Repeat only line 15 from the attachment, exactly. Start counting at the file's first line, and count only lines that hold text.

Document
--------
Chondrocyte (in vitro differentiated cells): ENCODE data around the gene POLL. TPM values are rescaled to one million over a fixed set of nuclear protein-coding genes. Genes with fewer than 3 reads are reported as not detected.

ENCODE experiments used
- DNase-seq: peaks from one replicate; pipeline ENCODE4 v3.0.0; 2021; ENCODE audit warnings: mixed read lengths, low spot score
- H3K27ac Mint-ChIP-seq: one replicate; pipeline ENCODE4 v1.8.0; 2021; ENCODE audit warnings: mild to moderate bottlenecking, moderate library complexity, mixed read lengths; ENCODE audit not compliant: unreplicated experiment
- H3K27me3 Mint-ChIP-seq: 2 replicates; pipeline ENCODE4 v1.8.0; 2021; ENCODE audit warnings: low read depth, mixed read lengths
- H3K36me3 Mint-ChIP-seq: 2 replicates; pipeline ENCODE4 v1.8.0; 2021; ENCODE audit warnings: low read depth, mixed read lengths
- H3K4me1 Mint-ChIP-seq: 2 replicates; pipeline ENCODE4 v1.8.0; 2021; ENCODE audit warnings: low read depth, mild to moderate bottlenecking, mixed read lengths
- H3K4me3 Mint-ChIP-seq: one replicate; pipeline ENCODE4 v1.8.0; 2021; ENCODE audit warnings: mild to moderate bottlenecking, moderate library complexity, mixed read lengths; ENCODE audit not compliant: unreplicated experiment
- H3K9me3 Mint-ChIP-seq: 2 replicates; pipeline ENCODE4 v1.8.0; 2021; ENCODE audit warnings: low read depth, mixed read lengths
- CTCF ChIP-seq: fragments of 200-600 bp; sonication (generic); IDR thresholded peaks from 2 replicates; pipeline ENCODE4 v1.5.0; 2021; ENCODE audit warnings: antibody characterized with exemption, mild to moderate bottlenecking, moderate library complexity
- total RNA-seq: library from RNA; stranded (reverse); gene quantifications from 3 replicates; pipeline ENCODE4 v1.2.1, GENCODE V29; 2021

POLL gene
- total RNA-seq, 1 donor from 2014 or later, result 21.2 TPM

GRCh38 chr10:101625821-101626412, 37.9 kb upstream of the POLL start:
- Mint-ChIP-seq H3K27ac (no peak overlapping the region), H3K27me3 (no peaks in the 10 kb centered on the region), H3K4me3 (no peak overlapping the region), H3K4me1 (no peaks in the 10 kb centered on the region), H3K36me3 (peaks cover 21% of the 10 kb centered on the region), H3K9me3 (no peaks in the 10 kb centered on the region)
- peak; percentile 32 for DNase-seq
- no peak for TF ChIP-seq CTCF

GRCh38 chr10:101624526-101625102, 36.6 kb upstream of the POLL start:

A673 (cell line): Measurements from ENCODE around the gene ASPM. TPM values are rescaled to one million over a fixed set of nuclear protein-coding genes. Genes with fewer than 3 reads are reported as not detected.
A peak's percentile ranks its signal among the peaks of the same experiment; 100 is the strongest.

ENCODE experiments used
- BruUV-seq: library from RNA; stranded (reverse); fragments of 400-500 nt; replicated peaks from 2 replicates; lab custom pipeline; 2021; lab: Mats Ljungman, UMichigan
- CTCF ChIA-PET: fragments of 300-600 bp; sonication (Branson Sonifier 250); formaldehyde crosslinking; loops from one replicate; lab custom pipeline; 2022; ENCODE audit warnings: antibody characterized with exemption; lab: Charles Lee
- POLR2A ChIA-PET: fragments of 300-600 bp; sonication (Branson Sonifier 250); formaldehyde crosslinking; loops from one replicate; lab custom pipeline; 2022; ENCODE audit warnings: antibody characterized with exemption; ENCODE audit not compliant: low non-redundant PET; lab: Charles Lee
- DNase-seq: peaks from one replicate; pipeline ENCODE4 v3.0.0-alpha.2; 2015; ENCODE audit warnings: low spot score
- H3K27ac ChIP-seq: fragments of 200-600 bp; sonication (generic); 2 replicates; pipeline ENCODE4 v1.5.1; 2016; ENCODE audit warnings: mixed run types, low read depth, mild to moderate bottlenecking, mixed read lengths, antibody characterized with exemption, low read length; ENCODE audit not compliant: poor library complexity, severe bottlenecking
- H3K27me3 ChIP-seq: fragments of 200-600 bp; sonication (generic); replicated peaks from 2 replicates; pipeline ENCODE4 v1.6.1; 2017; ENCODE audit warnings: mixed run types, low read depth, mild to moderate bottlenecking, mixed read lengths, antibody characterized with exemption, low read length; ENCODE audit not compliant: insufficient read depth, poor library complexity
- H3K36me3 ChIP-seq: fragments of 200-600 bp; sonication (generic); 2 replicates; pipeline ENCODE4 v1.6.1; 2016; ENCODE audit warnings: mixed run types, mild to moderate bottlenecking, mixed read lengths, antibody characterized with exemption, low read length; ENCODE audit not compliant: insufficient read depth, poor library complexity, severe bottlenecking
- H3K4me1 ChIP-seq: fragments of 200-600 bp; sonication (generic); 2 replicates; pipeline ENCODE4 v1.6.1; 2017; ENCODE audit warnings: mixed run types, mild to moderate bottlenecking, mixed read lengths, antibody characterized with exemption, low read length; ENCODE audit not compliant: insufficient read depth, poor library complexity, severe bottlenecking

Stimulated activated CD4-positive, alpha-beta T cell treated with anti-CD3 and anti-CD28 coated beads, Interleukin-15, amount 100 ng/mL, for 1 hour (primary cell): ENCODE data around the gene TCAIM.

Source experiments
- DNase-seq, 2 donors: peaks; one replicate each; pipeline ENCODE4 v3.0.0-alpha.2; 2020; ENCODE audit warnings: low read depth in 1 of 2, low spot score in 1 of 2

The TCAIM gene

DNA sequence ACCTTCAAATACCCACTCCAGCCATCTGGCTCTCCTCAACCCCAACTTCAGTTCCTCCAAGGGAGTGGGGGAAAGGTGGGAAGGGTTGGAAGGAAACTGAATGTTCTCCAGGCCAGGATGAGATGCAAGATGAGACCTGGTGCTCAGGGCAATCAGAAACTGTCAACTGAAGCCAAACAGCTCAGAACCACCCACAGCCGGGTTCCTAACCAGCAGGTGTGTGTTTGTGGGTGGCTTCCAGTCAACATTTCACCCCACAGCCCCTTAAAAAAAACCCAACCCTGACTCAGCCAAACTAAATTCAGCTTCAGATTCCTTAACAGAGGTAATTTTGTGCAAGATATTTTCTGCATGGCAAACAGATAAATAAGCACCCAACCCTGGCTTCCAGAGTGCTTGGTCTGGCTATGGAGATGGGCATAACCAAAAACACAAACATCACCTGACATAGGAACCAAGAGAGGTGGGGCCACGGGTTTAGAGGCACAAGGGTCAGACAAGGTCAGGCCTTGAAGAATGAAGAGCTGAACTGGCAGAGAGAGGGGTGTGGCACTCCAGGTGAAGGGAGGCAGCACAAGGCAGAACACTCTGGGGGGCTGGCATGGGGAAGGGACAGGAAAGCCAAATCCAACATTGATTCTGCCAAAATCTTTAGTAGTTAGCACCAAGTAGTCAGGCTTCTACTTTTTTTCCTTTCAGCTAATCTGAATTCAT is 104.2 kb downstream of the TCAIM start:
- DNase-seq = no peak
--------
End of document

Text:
- Mint-ChIP-seq H3K27ac (no peak overlapping the region), H3K27me3 (no peaks in the 10 kb centered on the region), H3K4me3 (no peak overlapping the region), H3K4me1 (no peaks in the 10 kb centered on the region), H3K36me3 (peaks cover 21% of the 10 kb centered on the region), H3K9me3 (no peaks in the 10 kb centered on the region)